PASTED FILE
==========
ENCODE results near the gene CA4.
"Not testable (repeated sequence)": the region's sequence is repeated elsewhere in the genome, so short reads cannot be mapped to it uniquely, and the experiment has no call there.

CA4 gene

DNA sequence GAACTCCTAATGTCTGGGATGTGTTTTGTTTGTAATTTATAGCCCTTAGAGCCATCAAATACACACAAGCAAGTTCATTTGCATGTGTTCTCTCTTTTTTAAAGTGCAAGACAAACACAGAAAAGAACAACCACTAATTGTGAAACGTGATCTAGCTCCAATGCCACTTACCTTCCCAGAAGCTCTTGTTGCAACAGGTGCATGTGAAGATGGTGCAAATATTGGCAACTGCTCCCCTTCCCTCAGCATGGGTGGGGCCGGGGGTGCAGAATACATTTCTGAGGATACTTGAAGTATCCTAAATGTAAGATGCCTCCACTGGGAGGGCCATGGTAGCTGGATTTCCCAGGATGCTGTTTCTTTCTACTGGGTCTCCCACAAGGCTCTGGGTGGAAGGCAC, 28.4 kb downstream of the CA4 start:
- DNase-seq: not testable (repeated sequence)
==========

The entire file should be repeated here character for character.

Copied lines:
ENCODE results near the gene CA4.
"Not testable (repeated sequence)": the region's sequence is repeated elsewhere in the genome, so short reads cannot be mapped to it uniquely, and the experiment has no call there.

CA4 gene

DNA sequence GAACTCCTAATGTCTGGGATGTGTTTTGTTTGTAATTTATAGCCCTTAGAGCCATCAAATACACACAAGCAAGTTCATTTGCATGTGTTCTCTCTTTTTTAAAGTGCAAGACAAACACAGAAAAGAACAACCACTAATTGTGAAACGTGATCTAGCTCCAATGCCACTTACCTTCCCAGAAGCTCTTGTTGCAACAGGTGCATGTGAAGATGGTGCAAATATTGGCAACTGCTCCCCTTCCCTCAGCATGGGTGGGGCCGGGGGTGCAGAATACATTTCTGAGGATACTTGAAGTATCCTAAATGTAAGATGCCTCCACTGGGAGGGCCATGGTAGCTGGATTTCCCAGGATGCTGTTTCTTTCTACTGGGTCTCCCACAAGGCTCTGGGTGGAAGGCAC, 28.4 kb downstream of the CA4 start:
- DNase-seq: not testable (repeated sequence)